Independent school (United Kingdom)
In the United Kingdom Independent schools (also private schools, of which a small number are referred to, for historical reasons, as public schools) are fee-paying private schools, governed by an elected board of governors and independent of many of the regulations and conditions that apply to state funded schools. Some of the older, expensive and more exclusive schools catering for the 13–18 age-range in England and Wales are known as Public schools, the term "public" being derived from the fact that they were open to pupils regardless of where they lived or their religion. Prep schools, (or preparatory school) educate younger children up to the age of 13 to "prepare" them for entry to the public schools and other independent schools. Some former grammar schools converted to an independent fee paying model following the 1965 Circular 10/65 which marked the end of their state funding, others converted into comprehensive schools.
There are around 2,500 independent schools in the UK, which educate around 615,000 children, being some 7 per cent of all British children and 18 per cent of pupils over the age of 16. In addition to charging tuition fees, many also benefit from gifts, charitable endowments and charitable status. Many of these schools are members of the Independent Schools Council.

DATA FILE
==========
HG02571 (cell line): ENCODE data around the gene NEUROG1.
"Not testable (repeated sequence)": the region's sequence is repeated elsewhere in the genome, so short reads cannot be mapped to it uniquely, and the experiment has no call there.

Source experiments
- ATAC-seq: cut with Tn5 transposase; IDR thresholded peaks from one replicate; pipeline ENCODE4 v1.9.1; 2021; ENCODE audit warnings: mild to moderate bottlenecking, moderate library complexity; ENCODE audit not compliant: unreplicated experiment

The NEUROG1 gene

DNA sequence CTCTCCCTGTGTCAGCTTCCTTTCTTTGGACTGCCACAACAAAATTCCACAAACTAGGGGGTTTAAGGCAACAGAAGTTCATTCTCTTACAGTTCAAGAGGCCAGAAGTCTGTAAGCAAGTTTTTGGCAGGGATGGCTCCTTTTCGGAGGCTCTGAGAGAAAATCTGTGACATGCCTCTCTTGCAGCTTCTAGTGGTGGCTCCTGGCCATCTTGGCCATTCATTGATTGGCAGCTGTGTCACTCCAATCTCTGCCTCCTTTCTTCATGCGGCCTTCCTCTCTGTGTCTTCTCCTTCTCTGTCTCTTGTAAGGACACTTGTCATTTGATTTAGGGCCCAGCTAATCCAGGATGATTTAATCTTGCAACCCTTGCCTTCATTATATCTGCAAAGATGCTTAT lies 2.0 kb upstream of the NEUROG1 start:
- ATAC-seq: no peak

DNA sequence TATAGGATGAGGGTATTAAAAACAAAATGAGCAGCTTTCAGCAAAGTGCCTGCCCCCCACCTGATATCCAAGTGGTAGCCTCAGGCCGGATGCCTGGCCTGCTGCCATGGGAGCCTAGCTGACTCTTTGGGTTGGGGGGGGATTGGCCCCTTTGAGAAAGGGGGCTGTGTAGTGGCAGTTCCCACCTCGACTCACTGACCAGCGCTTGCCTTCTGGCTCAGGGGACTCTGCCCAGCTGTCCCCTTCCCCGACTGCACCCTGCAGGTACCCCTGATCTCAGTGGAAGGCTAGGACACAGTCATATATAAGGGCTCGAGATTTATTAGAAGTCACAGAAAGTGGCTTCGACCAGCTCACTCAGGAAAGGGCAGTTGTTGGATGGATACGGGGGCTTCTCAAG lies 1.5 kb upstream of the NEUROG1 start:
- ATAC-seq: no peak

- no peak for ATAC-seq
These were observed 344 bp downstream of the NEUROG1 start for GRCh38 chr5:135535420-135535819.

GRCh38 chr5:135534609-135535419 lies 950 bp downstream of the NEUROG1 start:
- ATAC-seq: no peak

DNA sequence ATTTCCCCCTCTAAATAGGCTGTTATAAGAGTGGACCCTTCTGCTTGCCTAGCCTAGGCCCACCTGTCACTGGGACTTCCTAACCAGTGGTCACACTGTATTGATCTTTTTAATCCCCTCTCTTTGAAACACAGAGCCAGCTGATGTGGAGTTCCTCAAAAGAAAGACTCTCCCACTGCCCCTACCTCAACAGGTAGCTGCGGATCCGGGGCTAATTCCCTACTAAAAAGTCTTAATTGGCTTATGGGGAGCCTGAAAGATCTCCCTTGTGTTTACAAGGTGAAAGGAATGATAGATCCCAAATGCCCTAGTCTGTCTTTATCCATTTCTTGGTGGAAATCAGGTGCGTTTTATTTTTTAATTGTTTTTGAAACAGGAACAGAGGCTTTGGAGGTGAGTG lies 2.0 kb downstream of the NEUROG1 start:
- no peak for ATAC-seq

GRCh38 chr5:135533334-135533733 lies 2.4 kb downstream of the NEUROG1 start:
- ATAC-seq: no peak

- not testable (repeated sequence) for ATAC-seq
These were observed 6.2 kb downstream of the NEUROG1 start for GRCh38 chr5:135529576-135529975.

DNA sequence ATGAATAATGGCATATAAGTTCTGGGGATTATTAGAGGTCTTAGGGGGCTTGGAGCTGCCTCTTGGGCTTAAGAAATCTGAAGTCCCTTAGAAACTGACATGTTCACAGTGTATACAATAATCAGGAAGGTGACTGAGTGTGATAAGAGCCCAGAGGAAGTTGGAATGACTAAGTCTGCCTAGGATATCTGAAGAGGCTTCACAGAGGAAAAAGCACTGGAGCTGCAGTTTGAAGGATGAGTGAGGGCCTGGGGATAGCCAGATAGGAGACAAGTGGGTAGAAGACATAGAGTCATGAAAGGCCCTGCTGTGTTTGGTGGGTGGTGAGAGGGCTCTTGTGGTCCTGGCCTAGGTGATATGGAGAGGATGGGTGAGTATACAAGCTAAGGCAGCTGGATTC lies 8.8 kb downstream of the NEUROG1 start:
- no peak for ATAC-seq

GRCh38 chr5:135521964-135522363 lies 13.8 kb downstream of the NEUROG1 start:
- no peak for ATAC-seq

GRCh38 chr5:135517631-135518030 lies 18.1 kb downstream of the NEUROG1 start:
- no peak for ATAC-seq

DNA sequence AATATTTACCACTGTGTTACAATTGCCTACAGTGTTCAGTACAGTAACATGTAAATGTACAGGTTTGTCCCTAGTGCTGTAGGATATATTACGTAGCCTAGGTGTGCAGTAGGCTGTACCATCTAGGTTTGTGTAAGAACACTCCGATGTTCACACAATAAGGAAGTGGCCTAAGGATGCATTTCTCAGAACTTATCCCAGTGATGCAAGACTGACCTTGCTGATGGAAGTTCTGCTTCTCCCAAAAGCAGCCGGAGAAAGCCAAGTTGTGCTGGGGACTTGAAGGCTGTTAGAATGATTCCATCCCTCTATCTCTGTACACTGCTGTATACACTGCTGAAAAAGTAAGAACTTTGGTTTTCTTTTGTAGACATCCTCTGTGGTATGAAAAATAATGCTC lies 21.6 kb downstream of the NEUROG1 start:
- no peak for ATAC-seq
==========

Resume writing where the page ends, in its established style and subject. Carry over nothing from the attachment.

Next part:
Some independent schools are particularly old, such as The King's School, Canterbury (founded 597), St Peter's School, York (founded c. 627), Sherborne School (founded c. 710, refounded 1550 by Edward VI), Warwick School (c. 914), The King's School, Ely (c. 970) and St Albans School (948). These schools were founded as part of the church and were under their complete dominion. However, it was during the late 14th & early 15th centuries that the first schools, independent of the church, were founded. Winchester & Oswestry were the first of their kind and paved the way for the establishment of the modern "Public school". These were often established for male scholars from poor or disadvantaged backgrounds; however, English law has always regarded education as a charitable end in itself, irrespective of poverty. For instance, the Queen's Scholarships founded at Westminster in 1560, are for "the sons of decay'd gentlemen".